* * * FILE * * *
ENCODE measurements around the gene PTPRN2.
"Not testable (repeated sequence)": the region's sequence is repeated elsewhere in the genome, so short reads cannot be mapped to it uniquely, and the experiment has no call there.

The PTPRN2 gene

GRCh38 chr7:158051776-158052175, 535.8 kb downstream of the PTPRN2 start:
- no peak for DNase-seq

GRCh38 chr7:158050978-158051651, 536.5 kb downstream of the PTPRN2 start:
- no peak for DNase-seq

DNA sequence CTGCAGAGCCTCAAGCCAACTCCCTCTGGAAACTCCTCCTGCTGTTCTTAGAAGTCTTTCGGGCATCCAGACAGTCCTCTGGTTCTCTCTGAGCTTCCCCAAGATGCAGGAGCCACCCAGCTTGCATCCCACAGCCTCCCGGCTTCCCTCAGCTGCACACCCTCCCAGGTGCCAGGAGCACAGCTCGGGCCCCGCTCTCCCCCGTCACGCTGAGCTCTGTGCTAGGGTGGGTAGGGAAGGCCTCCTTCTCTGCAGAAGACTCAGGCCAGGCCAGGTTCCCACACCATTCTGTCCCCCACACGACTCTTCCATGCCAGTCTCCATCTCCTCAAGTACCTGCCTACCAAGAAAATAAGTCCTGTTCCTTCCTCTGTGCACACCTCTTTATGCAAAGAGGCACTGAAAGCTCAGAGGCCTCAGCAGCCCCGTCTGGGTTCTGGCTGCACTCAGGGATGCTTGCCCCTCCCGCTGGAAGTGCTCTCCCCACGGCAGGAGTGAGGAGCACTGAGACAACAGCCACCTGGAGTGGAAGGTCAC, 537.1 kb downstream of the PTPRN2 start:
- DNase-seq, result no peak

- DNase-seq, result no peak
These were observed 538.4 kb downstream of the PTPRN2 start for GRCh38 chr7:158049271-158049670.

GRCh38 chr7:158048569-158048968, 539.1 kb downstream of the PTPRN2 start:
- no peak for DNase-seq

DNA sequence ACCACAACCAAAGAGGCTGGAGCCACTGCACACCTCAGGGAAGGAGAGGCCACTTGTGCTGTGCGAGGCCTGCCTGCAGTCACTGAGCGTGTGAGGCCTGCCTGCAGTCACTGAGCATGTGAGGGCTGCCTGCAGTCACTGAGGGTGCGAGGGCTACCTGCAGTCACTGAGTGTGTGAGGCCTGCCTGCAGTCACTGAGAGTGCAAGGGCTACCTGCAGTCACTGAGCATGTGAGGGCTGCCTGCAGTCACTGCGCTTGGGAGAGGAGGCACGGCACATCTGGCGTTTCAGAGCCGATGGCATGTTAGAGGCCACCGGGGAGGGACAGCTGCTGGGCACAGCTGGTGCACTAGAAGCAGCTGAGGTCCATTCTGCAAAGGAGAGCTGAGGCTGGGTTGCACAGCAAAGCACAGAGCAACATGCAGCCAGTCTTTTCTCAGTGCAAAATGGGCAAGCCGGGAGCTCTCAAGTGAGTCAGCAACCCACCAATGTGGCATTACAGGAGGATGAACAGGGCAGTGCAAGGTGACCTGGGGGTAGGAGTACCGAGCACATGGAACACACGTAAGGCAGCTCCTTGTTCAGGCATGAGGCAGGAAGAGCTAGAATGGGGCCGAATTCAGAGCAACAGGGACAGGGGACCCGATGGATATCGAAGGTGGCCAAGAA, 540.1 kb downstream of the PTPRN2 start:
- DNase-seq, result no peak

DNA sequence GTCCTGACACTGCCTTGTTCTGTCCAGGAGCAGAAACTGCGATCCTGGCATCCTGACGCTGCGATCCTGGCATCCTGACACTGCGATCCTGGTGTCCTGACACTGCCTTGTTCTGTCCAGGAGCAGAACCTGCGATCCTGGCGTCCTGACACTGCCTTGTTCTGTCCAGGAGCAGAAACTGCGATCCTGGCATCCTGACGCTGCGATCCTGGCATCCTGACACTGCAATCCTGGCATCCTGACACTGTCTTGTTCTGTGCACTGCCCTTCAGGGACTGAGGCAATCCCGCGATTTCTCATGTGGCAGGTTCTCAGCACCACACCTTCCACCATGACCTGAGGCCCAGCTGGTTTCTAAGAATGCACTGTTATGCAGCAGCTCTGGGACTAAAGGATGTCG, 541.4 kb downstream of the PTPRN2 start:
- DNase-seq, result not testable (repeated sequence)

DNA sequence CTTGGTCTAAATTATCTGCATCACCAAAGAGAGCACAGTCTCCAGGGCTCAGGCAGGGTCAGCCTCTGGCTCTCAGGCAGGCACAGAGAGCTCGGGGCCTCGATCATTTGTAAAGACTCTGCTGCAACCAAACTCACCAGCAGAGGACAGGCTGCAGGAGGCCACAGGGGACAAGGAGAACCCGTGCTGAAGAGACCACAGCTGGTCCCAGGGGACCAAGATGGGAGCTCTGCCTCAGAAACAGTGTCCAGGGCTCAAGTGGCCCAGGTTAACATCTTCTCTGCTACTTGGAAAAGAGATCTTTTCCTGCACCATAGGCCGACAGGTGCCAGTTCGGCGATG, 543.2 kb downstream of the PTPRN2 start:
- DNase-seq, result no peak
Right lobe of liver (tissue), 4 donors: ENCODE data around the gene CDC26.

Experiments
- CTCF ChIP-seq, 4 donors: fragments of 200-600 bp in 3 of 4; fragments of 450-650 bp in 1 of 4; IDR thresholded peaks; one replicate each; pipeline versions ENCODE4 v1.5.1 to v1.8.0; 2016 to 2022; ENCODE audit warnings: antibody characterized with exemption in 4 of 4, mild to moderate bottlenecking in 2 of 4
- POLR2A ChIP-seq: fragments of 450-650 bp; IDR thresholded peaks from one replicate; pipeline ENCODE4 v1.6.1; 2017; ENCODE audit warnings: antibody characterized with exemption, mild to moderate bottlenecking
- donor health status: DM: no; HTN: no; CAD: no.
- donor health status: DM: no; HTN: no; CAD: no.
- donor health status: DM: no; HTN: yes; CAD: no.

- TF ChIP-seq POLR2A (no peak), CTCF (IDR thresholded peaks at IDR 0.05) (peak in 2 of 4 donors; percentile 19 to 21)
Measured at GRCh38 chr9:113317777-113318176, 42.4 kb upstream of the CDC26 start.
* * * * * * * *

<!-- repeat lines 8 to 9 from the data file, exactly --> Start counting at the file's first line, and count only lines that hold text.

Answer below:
DNA sequence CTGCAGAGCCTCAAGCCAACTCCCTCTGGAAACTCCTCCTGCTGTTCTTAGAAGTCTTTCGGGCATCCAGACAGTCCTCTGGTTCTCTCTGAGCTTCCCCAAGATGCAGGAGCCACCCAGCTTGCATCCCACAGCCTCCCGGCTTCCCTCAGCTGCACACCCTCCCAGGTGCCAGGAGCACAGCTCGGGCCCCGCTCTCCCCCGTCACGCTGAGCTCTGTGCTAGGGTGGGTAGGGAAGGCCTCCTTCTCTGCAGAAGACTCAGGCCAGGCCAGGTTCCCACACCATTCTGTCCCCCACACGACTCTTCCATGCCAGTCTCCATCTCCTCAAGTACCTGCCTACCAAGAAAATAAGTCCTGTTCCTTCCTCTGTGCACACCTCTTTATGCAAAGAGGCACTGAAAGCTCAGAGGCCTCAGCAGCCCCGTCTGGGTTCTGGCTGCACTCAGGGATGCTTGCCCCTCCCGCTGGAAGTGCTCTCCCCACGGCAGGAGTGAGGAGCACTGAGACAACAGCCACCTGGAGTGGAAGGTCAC, 537.1 kb downstream of the PTPRN2 start:
- DNase-seq, result no peak